On August 14, 2003, shortly after 2:00 pm. EDT, a high-voltage power line in northern Ohio brushed against some overgrown trees and shut down—a fault, as it’s known in the power industry. The line had softened
under the heat of the high current coursing through it. Normally, the problem would have tripped an alarm in the control room of FirstEnergy Corporation, an Ohio-based utility company, but the alarm system failed.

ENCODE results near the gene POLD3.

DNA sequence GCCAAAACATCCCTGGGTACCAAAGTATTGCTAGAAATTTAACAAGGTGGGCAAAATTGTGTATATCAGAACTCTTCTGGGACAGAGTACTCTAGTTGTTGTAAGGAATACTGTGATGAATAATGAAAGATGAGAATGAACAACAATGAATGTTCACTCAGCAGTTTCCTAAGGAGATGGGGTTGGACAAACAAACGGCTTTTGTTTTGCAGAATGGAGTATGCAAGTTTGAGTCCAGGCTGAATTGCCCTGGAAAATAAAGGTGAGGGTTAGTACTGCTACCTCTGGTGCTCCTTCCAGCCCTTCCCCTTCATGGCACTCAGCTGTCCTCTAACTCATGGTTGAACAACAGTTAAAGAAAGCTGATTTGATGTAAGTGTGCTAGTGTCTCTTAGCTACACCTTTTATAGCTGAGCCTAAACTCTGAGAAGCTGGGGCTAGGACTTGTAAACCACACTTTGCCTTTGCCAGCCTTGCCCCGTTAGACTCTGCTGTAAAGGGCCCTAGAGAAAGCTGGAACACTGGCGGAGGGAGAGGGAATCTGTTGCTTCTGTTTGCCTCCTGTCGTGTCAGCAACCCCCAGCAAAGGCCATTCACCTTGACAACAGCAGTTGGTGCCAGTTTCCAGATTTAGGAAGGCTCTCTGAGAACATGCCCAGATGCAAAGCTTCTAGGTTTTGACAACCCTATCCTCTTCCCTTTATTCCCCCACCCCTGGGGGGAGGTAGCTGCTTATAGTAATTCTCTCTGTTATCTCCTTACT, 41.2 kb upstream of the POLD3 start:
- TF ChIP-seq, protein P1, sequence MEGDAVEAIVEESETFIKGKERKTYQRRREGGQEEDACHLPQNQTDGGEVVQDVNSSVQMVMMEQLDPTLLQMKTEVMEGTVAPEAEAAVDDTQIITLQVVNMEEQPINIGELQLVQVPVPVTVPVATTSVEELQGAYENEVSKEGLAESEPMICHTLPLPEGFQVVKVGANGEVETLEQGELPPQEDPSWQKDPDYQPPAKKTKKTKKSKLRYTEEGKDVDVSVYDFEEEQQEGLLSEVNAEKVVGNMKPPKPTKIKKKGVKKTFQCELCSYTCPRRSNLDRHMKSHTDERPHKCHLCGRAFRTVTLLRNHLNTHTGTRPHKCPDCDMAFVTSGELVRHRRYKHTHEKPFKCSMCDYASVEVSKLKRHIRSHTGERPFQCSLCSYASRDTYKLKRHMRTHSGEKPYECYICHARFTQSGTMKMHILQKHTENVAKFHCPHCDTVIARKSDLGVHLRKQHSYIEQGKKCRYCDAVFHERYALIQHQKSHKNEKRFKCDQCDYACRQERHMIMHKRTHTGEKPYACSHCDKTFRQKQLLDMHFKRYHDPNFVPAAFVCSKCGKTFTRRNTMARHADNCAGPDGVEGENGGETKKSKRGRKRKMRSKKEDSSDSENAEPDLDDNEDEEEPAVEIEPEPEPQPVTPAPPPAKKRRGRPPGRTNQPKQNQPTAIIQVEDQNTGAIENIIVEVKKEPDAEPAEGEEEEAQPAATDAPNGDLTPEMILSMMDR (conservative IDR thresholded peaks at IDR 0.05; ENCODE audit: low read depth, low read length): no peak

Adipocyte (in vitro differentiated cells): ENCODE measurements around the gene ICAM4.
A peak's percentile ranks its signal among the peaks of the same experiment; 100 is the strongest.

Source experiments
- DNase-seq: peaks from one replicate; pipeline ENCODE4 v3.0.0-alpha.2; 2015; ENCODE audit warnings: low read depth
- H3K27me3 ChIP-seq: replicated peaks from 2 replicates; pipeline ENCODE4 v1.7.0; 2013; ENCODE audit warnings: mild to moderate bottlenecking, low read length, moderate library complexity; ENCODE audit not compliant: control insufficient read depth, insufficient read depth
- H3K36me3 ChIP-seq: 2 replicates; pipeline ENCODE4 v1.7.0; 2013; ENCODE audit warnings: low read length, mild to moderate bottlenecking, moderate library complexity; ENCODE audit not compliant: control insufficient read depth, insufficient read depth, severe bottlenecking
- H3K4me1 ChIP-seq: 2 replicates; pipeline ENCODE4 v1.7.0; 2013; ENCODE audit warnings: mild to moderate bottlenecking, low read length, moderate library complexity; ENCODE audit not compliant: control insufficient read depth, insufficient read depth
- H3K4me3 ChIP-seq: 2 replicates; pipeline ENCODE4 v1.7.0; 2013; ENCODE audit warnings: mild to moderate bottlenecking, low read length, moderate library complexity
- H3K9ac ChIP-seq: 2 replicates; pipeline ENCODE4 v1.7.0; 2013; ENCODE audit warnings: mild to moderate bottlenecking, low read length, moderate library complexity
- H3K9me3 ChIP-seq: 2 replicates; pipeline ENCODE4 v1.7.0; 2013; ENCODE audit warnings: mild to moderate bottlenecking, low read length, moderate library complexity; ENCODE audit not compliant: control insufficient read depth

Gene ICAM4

Over the next hour and a half, as system operators tried to understand what was happening, three other lines sagged into trees and switched off, forcing other power lines to shoulder an extra burden. Overtaxed, they cut out by 4:05 pm, tripping a cascade of failures throughout southeastern Canada and eight northeastern states. All told, 50 million people lost power for up to two days in the biggest blackout in North American history. The event contributed to at least eleven d eaths and cost an estimated $6 billion.